Feb. 22, 2000
It occurred to me this past weekend that I have spent lots of time lately trying to find charts of stocks that would rally. Each time, I would sort of offhandedly dismiss the
as being in a bear market and focus on finding technology and biotechnology stocks to buy. But quite frankly, that's like saying there's an entire stock market that doesn't exist, and we all know that isn't true.
Who can blame investors for chasing the hot stocks? No one wants to own
Procter & Gamble
Johnson & Johnson
when all they do is go down. Money is exiting these stocks faster than you can say, "Sell 'em." And it's not as though these companies are in dire straits; it's simply that investors no longer have a taste for purchasing stock in companies where earnings are growing at 15% a year when they can purchase stock in a company that is growing 150% a year.
However, what I find most interesting about all of this is that half of the stocks in
TheStreet.com New Tech 30 are well off their highs -- in some, well in excess of 30% off their highs. This correction we're in the middle of may not show in the
, but it is certainly showing up in many of the individual stocks. Now, that's not to say that there aren't plenty of stocks that are significantly higher, but that's not the point: With the Composite soaring to new heights, we would expect that to be the case.
The Nasdaq is currently overbought and has been for a week now. Since the day we reached a maximum overbought (Feb. 14), the Nasdaq Composite is essentially flat. As I've stated before, the technology and biotechnology stocks are in their own bull market, and when you reach an overbought reading in a bull market, it is time for a pause, not necessarily a change in trend. At this point, I do not expect Nasdaq to reach an oversold reading until later this week or even sometime next week.
While I don't expect this technology bull market to end overnight, I do want to point out that when 50% of the hottest stocks are well off their highs, it tells me that investors are leaving many in the dust in search of continued newer and newer ones. It's almost like the hot-potato game: They just keep tossing their money to the next, then the next, then the next, afraid to hang on to any one stock for too long. Oh sure, there are some who stay in and are rewarded handsomely for it, but they are getting fewer and farther between. The game is getting narrower and narrower. Just look at the failure in the number of stocks making new highs last week on that big rise Thursday: 336 new highs Thursday with the Nasdaq at 4548 vs. 380 on Jan. 24 with the Nasdaq at 4300. This tells us that it's getting harder and harder to find the winners.
Now let's take a closer look at the neglected NYSE for a minute. Believe it or not, this market has finally reached a moderate oversold condition. Let's not get too excited about that, since that's about the best thing I can say about that market right now. And the last time the NYSE reached an oversold reading, the rally was a fake-out, sucking you in just to spit you out. But that's the exact opposite of what goes on in a bull market: In a bear, rallies are for selling, not buying.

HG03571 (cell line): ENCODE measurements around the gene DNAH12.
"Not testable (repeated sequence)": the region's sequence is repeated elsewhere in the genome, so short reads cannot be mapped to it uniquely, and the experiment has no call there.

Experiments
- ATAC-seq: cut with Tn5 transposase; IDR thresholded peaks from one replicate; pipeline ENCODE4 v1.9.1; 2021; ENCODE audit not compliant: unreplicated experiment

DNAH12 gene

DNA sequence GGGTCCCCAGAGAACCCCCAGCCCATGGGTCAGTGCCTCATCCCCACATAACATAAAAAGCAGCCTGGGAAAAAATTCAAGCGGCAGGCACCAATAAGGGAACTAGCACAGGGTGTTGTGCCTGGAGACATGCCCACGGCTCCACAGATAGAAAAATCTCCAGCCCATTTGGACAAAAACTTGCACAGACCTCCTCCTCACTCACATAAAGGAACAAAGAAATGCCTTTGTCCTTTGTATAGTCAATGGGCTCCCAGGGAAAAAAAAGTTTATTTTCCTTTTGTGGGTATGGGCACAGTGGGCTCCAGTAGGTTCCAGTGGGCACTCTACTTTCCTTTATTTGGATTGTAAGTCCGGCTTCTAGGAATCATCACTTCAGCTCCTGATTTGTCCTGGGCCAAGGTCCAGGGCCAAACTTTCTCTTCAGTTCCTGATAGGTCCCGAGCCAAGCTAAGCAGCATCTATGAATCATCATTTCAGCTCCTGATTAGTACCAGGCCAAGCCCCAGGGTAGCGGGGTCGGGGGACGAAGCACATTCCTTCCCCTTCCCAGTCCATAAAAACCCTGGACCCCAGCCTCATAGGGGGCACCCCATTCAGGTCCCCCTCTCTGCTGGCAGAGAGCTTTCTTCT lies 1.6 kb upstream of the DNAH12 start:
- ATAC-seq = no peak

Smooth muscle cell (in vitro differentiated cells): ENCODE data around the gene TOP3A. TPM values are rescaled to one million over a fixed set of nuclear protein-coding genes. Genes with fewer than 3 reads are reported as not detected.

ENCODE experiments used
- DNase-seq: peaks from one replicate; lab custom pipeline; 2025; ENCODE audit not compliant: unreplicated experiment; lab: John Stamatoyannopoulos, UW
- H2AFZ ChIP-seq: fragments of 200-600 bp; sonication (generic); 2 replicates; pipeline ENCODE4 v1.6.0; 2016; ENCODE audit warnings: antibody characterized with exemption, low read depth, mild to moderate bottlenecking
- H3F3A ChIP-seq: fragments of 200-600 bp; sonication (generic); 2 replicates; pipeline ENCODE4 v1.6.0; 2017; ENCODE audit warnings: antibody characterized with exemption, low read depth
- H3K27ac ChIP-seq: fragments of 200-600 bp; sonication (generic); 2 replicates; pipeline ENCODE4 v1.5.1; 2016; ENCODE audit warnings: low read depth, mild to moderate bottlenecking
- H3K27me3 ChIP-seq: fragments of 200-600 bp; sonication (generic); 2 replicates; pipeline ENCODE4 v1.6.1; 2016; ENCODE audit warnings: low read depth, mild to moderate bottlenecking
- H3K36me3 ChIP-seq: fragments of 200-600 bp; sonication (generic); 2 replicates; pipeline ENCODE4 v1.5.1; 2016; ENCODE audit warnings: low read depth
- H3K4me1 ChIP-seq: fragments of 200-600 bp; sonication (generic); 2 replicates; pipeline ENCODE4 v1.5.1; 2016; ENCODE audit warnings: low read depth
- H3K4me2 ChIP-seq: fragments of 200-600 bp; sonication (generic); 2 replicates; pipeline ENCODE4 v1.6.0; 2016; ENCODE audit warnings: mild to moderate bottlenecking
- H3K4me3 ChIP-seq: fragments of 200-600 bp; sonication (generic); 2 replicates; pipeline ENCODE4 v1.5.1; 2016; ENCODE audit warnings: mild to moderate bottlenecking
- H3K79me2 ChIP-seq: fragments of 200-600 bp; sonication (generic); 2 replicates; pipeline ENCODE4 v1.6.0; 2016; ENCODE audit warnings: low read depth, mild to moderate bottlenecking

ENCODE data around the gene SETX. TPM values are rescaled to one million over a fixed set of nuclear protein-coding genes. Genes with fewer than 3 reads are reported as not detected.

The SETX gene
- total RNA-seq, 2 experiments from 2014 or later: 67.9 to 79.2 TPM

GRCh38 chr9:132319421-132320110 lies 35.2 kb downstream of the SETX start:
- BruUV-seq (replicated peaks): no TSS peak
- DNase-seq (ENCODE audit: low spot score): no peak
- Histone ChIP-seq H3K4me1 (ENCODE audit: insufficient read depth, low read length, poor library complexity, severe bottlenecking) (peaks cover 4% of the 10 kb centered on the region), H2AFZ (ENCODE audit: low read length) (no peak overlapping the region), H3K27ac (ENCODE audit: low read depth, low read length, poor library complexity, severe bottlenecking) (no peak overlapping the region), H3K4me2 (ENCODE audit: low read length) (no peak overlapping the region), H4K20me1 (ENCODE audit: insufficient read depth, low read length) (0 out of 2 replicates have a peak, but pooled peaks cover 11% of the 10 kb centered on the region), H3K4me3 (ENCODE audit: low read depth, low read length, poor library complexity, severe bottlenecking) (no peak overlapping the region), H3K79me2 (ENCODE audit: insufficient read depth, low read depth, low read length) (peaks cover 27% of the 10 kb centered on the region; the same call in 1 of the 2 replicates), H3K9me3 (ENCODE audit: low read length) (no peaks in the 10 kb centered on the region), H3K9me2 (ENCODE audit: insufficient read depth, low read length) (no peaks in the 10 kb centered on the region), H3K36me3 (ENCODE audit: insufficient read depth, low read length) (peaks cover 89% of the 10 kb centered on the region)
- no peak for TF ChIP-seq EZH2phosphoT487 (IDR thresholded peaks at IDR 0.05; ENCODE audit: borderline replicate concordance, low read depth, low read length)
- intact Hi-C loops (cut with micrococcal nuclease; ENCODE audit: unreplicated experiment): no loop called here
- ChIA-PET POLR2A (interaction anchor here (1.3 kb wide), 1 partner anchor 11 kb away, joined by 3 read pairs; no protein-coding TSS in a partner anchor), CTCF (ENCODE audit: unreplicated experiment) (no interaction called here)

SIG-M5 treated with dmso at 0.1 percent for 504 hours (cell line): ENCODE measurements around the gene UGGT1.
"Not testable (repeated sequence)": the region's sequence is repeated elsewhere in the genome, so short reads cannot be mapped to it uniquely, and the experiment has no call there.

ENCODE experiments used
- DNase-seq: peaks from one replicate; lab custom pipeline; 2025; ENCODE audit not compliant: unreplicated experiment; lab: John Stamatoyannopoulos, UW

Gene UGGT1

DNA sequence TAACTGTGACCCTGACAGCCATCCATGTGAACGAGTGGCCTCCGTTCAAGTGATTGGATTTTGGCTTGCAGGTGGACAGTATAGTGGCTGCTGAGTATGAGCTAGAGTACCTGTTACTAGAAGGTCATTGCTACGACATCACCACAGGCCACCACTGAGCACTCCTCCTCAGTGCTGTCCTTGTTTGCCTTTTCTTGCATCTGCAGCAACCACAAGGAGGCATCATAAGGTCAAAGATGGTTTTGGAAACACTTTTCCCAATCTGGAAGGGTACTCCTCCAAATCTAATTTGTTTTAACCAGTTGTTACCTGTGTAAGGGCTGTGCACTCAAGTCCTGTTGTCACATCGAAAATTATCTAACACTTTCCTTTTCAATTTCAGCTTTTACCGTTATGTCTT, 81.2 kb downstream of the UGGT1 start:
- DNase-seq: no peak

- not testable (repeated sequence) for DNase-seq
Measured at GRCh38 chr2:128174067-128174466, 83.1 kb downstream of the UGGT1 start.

Now, what could make the NYSE a better place to put your money? It would begin with getting the market to a very deep oversold reading, followed by an oversold rally that fails and comes back down. In that subsequent decline, we would find prices lower, yet the oscillator would make a higher low. Just take a look at the higher low the oscillator saw back in October vs. the low in September. That was a positive divergence. However, for now, the oscillator continues to make lower lows, thus providing no signs of a positive divergence yet.
In addition to that, we would have to see the number of stocks making new 52-week lows contract, instead of the continued expansion we're seeing. Of course, if we should break those October lows in the
with a reading of fewer than 565 new lows, then we would have that positive divergence. But for now, the expansion continues, and that says rallies are unsustainable at this point.
Speaking of new lows, it is important to note that there has been a marked pickup in the number of stocks making new lows on the Nasdaq: 127 on Friday. This is the largest number we've seen since that first-week correction in January (136), when the Nasdaq Composite was 700 points lower. And that number must begin shrinking before we can confidently speak of the end of this correction in the Nasdaq.
One of the main reasons I believe this to be just a correction phase in the Nasdaq is that the cumulative volume on the Nasdaq has yet to take a breather. It is my belief that since this indicator has survived and shown us strength throughout this incredible run, we will see this indicator falter before a change in trend.
Helene Meisler, based in Singapore, writes a technical analysis column on the U.S. equity markets on Tuesdays and Fridays, and updates her charts daily on TheStreet.com. Meisler trained at several Wall Street firms, including Goldman Sachs and Cowen, and has worked with the equity trading department at Cargill. At time of publication, she held no positions in any securities mentioned in this column, although holdings can change at any time. Under no circumstances does the information in this column represent a recommendation to buy or sell stocks. She appreciates your feedback at